Can we see the bigger picture that Jesus reveals?

By: By Tim Irwin

Twentieth Sunday in Ordinary Time, Aug. 19

Proverbs 9:1-6; Psalm 34:2-3,4-5,6-7; Ephesians 5:15-20; John 6:51-58

Thousands of Christian denominations dot the America landscape. The vast majority believe that the Bible offers revealed truth that should be believed with unquestioned resolve. Ironically, these denominations also deny the real presence of Jesus in the Holy Eucharist. Ironic, because each week for the last month the Gospel according to John has made the point that Jesus is the Bread of Life.

This week the Gospel reports that the Jews quarreled among themselves in response to Jesus saying, “I am the living bread that came down from heaven; whoever eats this bread will live forever; and the bread that I will give is my flesh for the life of the world.” Perhaps the argument ensued because some people in the crowd thought that Jesus was warning of a Roman siege against Jerusalem. The prophet Jeremiah proclaimed that the people of Jerusalem would be reduced to cannibalism during the siege by the Babylonians. The crowds to whom Jesus spoke knew their Scripture, but they seem to lack the wisdom needed to make the connections and see the big picture that Jesus had in mind.

The first reading from Proverbs counsels us to listen with an open heart: “Let whoever is simple turn in here; to the one, who lacks understanding, she says, come, eat of my food, and drink of the wine I have mixed! Forsake foolishness that you may live; advance in the way of understanding.” In other words, don’t settle for knowledge, but seek wisdom.

The late British journalist Miles Kington said, “Knowledge is knowing that a tomato is a fruit. Wisdom is not putting it in a fruit salad.” The wise are those who make the connections and see the bigger picture.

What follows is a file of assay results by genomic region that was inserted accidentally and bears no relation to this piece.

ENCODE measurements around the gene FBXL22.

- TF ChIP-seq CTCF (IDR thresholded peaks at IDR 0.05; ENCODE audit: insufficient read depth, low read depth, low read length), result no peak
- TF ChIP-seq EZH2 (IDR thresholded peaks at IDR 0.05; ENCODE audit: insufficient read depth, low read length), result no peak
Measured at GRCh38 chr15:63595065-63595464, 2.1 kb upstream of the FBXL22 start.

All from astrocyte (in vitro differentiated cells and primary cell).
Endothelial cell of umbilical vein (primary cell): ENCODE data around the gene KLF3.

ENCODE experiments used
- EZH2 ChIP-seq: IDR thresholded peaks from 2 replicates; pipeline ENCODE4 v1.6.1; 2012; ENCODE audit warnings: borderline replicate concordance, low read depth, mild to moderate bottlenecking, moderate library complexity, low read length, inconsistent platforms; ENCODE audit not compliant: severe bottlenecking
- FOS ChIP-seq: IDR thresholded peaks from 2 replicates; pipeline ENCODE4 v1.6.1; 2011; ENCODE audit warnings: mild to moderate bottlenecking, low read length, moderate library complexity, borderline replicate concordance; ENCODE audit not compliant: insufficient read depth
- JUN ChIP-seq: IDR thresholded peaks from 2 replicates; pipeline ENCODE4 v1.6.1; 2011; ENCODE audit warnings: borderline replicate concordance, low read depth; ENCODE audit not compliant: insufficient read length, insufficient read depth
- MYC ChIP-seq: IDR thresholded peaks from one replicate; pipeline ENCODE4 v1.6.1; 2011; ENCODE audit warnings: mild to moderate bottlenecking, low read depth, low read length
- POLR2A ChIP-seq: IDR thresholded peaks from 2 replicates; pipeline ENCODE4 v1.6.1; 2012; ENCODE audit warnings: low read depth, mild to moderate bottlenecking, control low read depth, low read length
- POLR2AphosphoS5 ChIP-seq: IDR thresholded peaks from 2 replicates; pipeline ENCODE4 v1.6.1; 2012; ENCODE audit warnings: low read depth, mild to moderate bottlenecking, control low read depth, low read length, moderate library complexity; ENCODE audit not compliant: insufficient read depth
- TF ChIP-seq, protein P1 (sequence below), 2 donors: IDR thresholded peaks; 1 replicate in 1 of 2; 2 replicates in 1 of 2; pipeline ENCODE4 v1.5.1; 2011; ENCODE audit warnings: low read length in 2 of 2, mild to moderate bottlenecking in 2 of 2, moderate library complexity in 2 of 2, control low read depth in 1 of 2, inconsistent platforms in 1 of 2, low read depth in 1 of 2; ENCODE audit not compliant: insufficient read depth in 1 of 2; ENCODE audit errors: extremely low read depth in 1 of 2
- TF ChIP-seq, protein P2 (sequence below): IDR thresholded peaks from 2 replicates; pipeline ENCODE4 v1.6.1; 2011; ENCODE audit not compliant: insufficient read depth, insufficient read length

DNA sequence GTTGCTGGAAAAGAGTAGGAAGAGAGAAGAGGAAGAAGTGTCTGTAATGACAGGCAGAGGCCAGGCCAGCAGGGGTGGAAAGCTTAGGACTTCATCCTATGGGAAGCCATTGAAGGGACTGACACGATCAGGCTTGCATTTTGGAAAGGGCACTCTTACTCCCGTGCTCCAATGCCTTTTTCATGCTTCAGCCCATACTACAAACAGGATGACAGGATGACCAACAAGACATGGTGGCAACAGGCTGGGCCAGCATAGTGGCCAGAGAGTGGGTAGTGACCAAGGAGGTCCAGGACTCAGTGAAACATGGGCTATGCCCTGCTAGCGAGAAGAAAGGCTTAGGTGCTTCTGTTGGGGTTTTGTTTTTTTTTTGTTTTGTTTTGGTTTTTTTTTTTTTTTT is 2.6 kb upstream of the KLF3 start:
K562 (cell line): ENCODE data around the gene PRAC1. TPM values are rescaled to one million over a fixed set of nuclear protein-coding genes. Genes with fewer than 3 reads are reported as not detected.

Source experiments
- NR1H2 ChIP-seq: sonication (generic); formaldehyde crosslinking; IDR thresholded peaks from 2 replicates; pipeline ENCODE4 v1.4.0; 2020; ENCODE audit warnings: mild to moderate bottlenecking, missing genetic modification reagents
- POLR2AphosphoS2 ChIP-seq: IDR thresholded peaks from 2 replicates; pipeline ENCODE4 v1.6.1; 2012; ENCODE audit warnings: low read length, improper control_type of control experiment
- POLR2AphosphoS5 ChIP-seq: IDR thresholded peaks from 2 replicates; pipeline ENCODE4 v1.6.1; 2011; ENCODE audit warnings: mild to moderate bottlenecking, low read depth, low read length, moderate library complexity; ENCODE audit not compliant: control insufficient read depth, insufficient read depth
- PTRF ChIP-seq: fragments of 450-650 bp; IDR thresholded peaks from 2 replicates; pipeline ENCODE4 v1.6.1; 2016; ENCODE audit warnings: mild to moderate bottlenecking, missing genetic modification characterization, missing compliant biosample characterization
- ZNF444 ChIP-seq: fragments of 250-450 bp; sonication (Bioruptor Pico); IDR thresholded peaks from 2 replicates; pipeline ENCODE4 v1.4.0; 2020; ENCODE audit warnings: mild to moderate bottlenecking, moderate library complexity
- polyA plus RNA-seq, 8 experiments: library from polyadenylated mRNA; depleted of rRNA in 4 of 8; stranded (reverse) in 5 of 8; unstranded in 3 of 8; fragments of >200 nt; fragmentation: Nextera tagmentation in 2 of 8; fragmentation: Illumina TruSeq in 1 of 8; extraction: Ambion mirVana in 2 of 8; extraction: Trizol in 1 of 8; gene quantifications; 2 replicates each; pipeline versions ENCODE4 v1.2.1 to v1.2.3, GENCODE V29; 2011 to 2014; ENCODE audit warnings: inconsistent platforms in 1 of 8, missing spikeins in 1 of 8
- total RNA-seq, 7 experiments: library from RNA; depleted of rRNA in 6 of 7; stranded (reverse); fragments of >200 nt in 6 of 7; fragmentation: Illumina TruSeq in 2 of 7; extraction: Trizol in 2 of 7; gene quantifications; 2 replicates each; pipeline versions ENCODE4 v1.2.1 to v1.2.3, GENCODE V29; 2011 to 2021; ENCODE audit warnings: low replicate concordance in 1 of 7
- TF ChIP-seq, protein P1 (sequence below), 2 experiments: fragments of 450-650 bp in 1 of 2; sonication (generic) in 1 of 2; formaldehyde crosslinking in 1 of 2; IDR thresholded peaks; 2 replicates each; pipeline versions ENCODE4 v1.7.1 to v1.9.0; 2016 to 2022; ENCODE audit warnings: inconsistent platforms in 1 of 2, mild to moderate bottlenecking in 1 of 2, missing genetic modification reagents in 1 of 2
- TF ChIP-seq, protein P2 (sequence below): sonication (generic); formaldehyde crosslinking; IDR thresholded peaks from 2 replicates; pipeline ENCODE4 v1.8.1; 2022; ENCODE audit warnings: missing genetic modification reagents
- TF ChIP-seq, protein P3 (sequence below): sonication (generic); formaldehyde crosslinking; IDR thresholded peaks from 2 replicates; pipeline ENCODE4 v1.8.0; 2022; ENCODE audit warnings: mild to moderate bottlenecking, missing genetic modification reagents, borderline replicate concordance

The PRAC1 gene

The reading from Ephesians reinforces the warning against foolishness and notes drunkenness as a prime example of the way the fool falls into extreme self-indulgence. Skeptics might ask, “If foolishness leads to extreme self-indulgence, then why be wise?” Paul might answer that self-indulgence may briefly give us the feeling of happiness, but to be eternally happy requires wise choices.

Jesus explains the wise choice in the sixth chapter of the Gospel according to John: “Amen, amen, I say to you, unless you eat the flesh of the Son of Man and drink his blood, you do not have life within you. Whoever eats my flesh and drinks my blood has eternal life, and I will raise him on the last day.”

Over the past month we have heard Jesus make the connections and reveal the bigger picture expressed in this statement. He referenced the hunger of the Israelites during the Exodus. The manna given to them in the desert connects bread and life. Jesus transforms the connection — bread to his body and life to eternal life. Through his crucifixion and resurrection the connection goes from metaphorical to metaphysical. Jesus actually is present in the Holy Eucharist under the appearance of bread and wine. This is how we eat his body and drink his blood.

In chapter three of the Gospel according to John, Jesus tells Nicodemus that we must be born again in order to inherit eternal life. Being born again expresses the most popular understanding of salvation among American Christians and rightly so. Catholics call it the sacrament of baptism. But being born again is not the end of the message; it’s the beginning.

How do we remain born again? We receive the Holy Eucharist because to accept Jesus as Lord and Savior and remain born again means to eat his flesh and drink his blood: “For my flesh is true food, and my blood is true drink. Whoever eats my flesh and drinks my blood remains in me and I in him.”


TIM IRWIN teaches at Peoria Notre Dame High School, where he chairs the Theology Department. He is a member of St. Mark’s Parish in Peoria.

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